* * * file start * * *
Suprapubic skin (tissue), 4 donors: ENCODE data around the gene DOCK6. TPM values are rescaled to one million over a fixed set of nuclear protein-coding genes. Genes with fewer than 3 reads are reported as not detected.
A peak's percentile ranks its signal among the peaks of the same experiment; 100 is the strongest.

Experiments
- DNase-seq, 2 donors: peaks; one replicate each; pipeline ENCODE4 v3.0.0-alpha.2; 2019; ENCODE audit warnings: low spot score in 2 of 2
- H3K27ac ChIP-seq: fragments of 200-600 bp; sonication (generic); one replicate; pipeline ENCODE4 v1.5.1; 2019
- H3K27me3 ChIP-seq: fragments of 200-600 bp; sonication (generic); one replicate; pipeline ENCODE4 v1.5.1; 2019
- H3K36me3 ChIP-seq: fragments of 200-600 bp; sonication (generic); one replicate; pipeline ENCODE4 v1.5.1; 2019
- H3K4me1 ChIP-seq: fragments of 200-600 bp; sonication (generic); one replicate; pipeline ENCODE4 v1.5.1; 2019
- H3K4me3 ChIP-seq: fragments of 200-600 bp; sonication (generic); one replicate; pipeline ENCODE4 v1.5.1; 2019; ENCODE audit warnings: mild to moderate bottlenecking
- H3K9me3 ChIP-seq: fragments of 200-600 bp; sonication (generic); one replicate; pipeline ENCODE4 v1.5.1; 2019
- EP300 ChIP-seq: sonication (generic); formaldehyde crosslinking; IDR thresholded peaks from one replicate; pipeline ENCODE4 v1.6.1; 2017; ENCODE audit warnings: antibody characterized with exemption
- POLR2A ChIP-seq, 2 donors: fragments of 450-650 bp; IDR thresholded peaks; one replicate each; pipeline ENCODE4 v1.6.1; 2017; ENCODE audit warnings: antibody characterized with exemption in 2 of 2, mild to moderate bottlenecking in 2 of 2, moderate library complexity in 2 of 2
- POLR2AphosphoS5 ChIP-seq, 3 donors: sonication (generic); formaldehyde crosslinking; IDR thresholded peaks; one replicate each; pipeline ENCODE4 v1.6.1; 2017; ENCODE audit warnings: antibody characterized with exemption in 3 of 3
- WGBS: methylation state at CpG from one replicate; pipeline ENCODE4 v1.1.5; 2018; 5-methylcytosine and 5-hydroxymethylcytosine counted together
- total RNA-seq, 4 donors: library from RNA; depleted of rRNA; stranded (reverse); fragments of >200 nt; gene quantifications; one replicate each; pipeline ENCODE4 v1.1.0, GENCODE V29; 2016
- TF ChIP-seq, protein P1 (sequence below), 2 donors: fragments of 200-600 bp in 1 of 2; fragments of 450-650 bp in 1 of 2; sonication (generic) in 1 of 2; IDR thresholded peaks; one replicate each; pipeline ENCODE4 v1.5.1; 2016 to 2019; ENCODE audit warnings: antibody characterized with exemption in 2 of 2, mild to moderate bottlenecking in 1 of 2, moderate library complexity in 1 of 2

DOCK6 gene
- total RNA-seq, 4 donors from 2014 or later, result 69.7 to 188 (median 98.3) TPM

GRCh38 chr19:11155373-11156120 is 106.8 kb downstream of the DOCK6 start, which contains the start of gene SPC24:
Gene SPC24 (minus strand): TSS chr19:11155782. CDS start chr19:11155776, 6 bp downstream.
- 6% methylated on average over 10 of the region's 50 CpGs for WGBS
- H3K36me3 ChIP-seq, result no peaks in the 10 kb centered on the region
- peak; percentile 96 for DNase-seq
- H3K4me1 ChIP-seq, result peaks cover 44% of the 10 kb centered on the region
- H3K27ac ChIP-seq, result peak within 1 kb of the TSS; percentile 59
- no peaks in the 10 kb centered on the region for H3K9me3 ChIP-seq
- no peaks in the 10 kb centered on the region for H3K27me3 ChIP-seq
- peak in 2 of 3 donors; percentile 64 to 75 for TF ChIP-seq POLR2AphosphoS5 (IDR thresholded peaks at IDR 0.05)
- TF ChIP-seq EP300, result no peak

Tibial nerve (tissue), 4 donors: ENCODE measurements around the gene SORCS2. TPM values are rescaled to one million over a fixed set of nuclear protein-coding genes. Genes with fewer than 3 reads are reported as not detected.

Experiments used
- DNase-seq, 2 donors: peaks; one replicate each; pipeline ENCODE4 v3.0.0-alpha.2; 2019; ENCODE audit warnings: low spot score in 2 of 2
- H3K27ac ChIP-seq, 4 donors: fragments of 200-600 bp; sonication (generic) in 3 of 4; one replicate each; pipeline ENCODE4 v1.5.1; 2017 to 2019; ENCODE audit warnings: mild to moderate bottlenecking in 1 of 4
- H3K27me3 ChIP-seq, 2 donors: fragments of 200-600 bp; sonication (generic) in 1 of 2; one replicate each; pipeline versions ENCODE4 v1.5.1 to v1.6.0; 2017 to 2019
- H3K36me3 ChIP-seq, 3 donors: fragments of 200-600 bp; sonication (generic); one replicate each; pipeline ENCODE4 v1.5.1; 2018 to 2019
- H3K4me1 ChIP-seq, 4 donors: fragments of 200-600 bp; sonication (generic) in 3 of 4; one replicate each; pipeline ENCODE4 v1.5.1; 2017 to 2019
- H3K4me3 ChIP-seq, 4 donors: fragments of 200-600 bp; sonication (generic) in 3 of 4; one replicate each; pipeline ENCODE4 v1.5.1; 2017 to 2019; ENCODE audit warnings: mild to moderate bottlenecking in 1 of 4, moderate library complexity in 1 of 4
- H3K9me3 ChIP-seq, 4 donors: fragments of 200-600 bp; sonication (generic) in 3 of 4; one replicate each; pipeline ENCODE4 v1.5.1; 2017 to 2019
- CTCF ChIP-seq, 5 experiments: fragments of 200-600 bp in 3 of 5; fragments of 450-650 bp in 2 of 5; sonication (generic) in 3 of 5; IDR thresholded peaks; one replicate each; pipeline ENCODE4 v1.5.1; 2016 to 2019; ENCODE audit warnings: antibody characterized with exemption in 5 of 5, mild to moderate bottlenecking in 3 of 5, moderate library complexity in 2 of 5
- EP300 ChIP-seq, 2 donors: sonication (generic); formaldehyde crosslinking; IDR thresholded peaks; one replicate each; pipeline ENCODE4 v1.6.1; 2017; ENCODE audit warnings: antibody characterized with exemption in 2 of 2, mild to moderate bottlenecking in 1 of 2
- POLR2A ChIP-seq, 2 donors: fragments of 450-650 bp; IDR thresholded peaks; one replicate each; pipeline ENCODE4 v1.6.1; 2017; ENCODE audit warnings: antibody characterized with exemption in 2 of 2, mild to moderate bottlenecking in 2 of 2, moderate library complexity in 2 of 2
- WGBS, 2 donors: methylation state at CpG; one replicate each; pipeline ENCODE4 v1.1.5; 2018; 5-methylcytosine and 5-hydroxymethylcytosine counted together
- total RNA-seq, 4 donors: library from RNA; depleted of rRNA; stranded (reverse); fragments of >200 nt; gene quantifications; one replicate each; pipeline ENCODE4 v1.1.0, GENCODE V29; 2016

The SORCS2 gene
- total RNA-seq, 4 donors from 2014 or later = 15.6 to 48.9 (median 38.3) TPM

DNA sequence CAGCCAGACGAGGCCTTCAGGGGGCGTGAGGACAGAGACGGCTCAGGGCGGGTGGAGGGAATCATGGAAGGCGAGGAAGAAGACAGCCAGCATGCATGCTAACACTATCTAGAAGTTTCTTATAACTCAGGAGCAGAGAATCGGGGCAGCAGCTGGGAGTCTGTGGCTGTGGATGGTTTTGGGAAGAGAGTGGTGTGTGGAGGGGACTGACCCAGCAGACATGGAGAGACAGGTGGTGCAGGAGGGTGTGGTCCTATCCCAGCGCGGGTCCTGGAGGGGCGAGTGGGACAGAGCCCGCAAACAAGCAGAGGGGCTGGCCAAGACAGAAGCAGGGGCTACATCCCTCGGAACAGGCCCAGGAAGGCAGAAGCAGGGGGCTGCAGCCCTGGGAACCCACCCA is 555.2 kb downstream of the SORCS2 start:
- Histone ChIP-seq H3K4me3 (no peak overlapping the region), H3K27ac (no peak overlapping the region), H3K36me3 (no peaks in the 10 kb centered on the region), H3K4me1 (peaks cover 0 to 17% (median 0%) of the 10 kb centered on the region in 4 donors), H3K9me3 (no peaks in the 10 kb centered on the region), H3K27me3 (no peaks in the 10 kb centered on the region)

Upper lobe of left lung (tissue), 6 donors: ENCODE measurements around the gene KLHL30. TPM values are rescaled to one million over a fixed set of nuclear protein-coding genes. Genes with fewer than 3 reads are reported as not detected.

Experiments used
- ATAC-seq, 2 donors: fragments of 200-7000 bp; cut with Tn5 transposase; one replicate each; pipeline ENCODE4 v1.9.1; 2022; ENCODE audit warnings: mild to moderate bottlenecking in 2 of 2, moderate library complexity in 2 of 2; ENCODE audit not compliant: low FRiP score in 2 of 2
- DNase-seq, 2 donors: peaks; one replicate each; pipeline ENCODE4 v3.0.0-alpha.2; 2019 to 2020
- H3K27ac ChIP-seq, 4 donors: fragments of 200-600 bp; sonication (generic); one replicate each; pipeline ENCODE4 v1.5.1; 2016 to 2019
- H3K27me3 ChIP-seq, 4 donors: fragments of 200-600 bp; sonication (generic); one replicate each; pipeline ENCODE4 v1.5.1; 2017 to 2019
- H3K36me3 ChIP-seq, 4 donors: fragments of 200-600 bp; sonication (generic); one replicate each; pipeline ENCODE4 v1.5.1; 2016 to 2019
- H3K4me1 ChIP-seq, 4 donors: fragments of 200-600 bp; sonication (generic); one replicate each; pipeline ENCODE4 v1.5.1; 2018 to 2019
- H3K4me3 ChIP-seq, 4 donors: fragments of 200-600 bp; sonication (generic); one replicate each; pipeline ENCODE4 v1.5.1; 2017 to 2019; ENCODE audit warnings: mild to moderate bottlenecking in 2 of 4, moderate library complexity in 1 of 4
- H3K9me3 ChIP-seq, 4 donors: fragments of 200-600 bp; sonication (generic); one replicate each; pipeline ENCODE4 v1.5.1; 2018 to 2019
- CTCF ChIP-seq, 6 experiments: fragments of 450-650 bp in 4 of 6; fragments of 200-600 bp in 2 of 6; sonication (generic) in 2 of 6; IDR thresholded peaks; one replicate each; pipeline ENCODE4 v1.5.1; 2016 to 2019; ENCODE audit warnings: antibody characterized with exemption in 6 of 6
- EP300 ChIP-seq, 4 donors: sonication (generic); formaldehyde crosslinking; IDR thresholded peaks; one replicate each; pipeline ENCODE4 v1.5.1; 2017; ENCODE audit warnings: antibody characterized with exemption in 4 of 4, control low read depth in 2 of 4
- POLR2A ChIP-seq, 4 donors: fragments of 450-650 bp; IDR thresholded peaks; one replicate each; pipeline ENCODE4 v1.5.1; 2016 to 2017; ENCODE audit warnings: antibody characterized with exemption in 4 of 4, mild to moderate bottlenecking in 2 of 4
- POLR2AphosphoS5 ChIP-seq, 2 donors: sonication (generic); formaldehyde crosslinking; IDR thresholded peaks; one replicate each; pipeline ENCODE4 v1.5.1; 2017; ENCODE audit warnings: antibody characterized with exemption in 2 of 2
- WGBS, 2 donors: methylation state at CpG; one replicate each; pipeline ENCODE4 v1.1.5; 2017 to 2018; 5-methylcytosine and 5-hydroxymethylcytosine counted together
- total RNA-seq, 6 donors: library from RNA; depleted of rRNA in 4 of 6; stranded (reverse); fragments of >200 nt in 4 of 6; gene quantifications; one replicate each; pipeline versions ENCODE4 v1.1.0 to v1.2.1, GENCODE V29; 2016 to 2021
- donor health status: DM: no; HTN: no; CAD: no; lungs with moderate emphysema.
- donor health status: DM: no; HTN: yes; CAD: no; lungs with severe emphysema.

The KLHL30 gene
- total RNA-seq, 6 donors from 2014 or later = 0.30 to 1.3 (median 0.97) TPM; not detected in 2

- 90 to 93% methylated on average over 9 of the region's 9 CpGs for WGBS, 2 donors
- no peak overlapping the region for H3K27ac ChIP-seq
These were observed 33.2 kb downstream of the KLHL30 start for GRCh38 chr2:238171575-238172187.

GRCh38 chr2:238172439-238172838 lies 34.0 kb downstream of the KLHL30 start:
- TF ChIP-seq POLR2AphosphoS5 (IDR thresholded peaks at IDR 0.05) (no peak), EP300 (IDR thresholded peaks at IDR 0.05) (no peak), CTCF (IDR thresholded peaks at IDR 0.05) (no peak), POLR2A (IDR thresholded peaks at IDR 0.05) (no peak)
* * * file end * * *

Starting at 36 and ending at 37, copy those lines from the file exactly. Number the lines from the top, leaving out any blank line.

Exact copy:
- H3K4me1 ChIP-seq, 4 donors: fragments of 200-600 bp; sonication (generic) in 3 of 4; one replicate each; pipeline ENCODE4 v1.5.1; 2017 to 2019
- H3K4me3 ChIP-seq, 4 donors: fragments of 200-600 bp; sonication (generic) in 3 of 4; one replicate each; pipeline ENCODE4 v1.5.1; 2017 to 2019; ENCODE audit warnings: mild to moderate bottlenecking in 1 of 4, moderate library complexity in 1 of 4